Short-term rental committee hosts contentious public meeting on enforcement, action


The crowd outside the New Orleans Short-Term Rental Committee meeting on Aug. 6. - KEVIN ALLMAN
  • The crowd outside the New Orleans Short-Term Rental Committee meeting on Aug. 6.

It was made immediately clear that a meeting to discuss the future of short-term rentals in New Orleans wasn’t going to hear from both sides of the debate. In a meeting room inside the New Orleans Council on Aging office on Canal Street on Aug. 6, the New Orleans Short-Term Rental Committee held a public meeting to publicly unveil its mission and drum up support. At the top of the meeting, French Quarter resident Rob White clarified it wasn’t going to be a debate, nor would it be a discussion. At that point, several people left the room. One person yelled, “Bullshit.”

The room nearly overflowed as committee members and security turned people away, many of them members of the Alliance for Neighborhood Prosperity (ANP), which has lobbied to support New Orleans residents using short-term rental services like Airbnb and VRBO. White was the only speaker over the next 45 minutes — he railed against absentee owners and how neighborhoods are dissolving under short-term rental creep, and how enforcement on the issue has been a total failure on the city’s part.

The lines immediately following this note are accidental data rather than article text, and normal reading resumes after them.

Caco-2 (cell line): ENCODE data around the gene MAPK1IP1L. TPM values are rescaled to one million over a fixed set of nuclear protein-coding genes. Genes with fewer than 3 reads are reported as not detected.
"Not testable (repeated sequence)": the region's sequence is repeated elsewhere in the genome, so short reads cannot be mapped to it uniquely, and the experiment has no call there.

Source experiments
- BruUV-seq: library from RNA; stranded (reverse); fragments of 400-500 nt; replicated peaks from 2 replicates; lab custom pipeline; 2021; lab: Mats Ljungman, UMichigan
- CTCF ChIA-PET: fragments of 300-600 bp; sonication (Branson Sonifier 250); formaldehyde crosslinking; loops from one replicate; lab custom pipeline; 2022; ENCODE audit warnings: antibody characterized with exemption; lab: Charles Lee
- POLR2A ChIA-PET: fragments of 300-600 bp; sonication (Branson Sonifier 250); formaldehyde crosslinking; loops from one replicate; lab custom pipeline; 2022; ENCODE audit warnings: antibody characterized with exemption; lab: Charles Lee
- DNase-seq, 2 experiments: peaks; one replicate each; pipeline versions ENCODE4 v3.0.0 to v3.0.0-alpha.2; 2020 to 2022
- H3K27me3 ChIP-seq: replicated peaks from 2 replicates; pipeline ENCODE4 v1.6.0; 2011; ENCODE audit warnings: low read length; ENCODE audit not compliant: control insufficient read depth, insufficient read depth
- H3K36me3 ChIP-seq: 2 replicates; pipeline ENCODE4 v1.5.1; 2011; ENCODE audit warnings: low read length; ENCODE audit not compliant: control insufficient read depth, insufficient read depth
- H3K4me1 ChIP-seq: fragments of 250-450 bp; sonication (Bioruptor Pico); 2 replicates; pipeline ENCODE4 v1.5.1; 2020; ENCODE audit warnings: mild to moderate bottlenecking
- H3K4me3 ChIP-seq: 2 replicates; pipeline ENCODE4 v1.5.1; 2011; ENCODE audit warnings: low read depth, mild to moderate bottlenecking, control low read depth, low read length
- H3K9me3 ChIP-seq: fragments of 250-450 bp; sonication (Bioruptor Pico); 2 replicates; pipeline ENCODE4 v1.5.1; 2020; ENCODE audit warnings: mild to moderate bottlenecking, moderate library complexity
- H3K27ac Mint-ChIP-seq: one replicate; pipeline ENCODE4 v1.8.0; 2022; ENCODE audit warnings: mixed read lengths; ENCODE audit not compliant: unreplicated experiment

The group — composed of “neighbors for neighborhoods” with its message to “Get it right, New Orleans” — demands the city take a more strict approach to enforcing laws against “illegally” operating rentals, particularly those advertised on services like Airbnb and VRBO. Among its goals of “getting it right” are avoiding “half-baked” attempts at regulation in cities like Portland, Oregon, which White called a failure as only a fraction of rental listings complied. “New Orleans should not be the next lemming to jump off the cliff,” White said.

White said that to “get it right,” the city needs to create and use effective enforcement measures to address what’s already on the books, including current bed and breakfast ordinances. “Enforcement is broken,” White said. The committee also wants to tackle home affordability and availability (if a building “can house a permanent resident, it should house a permanent resident,” White said) as well as “rogue hotels” with absentee landlords who own and rent a property, sometimes with several units in a building, as short-term rentals, despite not living there themselves. White said absentee owners aren’t participating in a sharing economy, they’re “colonizing.”

“Absentee owners are not sharing the neighborhood, they’re sharing me,” he said. “We victims are powerless.”

The committee is not a city-sanctioned group but is a volunteer-run group made up of members of neighborhood groups like Vieux Carre Property Owners, Residents and Associates (VCPORA) as well as bed-and-breakfast operators. Its co-chairs are Brian Furness and Jay Seastrunk.

Freddie King, constituent services director for New Orleans District C Councilmember Nadine Ramsey, attended the meeting. He told Gambit that Ramsey is looking at the short-term rentals issue within her district, which encompasses rental-heavy French Quarter, Marigny and Bywater.

Committee member Meg Lousteau (also the director of VCPORA) said the committee has yet to decide whether to hold another round of public meetings.

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